WEST SEATTLE CRIME PREVENTION COUNCIL: First meeting after summer break. Your concerns and questions for local police are at the heart of tonight’s agenda – it’s your chance to bring them up outside of a 911 call. 7 pm at the Southwest Precinct. (2300 SW Webster)
CHIEF SEALTH IHS PTSA: First meeting of the year for the Chief Sealth International High School PTSA, 7 pm in the Confucius Center on campus. (2600 SW Thistle)
UNPLUGGED: All acoustic musicians/singers are welcome! At C & P Coffee Company (WSB sponsor), 7-9 pm. (5612 California SW)
SEE WHAT ELSE IS UP … on our complete calendar!
A night to remember for the West Seattle High School volleyball team, first win of the season in a home match against Bainbridge High School.
The visiting Spartans took the first game 25-16 but then the Wildcats won the match by taking the next three, 25-8, 29-27, and 25-23. The last two were especially hard-fought by first-year head coach Abby West‘s players.
Next up for the Wildcats, they’re at home again Tuesday night, 7 pm varsity, vs. Skyline. Here’s the season schedule.
After four months as its interim director, Highland Park resident Andrés Mantilla is now officially in charge of the city Department of Neighborhoods, confirmed today by the City Council.
He succeeds Kathy Nyland, who led the department for three years following Bernie Matsuno‘s four-year tenure. Mantilla has worked for the city in a variety of roles for the past decade, detailed here with other info about his background. The announcement of his confirmation quotes him as saying, “I am deeply appreciative of the power that community engagement and inclusive outreach has in building a more equitable Seattle. I look forward to working with community and neighborhood groups as we continue this important work.” (Photo from seattle.gov)
From the WSB inbox:
In the interest of warning other early morning runners/walkers, I had a disturbing encounter this morning around 6:10 while running north on California between Genesee and Charlestown.
A vehicle moderately slowed down beside me just north of Genesee and must have circled the block and did it again north of Dakota, but this time paced me for a few seconds. I then noticed the vehicle pull off to the side north of Charlestown as I approached that intersection. I crossed the street to the 7-11 and watched the vehicle proceed south on California after slowing in front of the 7-11. It was an old (’70s/maybe early ’80s) two-tone brown large “SUV” with the rear window rolled down or missing. Be alert, runners and walkers!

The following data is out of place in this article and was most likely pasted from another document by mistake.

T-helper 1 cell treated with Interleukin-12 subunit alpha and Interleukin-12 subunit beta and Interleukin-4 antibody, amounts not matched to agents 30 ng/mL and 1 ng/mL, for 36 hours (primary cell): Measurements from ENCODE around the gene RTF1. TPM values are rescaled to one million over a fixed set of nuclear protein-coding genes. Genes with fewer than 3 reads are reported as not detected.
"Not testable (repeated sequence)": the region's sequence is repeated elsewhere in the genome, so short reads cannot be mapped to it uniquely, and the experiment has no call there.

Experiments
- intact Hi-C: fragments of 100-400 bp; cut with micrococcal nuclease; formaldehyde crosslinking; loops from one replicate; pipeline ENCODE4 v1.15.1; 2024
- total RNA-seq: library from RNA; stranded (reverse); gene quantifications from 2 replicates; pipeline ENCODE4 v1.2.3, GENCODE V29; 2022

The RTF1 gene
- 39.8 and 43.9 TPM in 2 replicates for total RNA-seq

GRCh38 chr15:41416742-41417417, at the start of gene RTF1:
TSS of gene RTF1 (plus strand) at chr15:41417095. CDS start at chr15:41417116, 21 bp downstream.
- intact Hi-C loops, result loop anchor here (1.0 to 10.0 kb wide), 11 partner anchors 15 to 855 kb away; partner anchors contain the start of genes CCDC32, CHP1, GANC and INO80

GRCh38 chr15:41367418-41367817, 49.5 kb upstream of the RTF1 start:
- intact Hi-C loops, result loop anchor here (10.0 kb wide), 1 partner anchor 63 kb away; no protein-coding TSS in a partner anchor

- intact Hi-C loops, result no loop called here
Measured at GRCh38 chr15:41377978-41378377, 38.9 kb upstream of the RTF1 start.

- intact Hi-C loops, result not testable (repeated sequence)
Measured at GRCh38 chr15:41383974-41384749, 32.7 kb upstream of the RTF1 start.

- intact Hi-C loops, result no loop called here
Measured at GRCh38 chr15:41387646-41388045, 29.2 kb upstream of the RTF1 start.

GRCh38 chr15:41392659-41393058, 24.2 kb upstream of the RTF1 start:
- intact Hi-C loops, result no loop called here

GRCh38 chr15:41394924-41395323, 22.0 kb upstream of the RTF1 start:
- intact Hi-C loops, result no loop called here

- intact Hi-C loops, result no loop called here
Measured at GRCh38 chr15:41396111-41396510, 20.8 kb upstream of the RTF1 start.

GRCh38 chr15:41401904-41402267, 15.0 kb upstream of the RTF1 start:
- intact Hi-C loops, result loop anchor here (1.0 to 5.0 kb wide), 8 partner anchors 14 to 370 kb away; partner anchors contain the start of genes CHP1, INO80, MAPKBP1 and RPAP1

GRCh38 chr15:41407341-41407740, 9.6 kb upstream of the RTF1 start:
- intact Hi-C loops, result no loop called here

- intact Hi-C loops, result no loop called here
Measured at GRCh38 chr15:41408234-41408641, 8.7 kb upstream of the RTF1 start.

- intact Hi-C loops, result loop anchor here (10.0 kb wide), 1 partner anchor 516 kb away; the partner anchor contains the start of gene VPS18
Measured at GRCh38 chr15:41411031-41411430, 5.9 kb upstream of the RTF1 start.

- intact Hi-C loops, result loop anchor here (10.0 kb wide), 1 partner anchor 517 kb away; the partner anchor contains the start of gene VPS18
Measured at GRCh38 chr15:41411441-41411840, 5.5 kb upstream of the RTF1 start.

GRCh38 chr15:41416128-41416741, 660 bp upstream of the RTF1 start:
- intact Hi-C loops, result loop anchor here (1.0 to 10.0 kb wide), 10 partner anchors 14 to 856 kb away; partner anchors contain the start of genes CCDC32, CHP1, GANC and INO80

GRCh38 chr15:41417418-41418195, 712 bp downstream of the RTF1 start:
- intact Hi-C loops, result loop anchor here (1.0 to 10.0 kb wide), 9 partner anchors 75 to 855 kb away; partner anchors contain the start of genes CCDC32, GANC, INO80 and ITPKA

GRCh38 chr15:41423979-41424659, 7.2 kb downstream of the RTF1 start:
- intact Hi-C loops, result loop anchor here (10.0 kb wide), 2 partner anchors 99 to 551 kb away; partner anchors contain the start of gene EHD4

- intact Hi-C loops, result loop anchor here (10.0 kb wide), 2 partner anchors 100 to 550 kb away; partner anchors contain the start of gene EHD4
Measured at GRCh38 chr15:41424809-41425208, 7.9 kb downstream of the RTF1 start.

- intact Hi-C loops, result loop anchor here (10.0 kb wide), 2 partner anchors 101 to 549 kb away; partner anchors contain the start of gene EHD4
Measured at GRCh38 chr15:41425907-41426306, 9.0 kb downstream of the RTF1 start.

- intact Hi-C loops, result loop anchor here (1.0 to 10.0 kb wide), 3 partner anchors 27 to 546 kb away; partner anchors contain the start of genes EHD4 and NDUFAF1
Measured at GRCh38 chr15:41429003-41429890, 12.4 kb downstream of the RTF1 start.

Special thanks to the 7-11 employee and Vanpool at the gas pump for being so helpful to me!
Just a few blocks uphill from Washington State Ferries‘ Fauntleroy terminal, you can drop in until 7 pm at Fauntleroy Church (9140 California SW) to find out about/comment on the WSF Draft Long-Range Plan. Among the easel displays, the ferry of the future:
The proposed plan would have three 124-car hybrid-electric ferries serving Fauntleroy-Vashon-Southworth by 2029. Other big changes on this route would include a second slip at Southworth by 2026. The long-range plan – which is supposed to look all the way ahead to 2040 – also covers climate change:
And it covers budget woes – with one board saying the system only has half the funding it would need to make it’s proposed plan reality. If you can’t make it to this open house, you have until late October to comment via this online open house. The so-called Triangle Route, meantime, has a much nearer-term change in the works – a new schedule for the first time in a long time (here’s our most-recent report on that process). We just got the schedule for three meetings specific to THAT proposed change:
-Fauntleroy, 5-7 pm October 23 (Fauntleroy Church)
-Vashon, 6-8 pm October 24 (Vashon Island High School)
-Southworth, 5:30-7:30 pm October 25 (Harper Church)
Despite a community outcry, South Seattle College (WSB sponsor) will close its Pastry and Baking Arts program. Back in April, the recommendation to close the well-regarded program to save money was announced, and led to impassioned pleas, including those made at an impromptu meeting that included many local baking/restaurant luminaries. The timeline for the decision was extended, but now it’s been made. Here’s the statement we just received from SSC: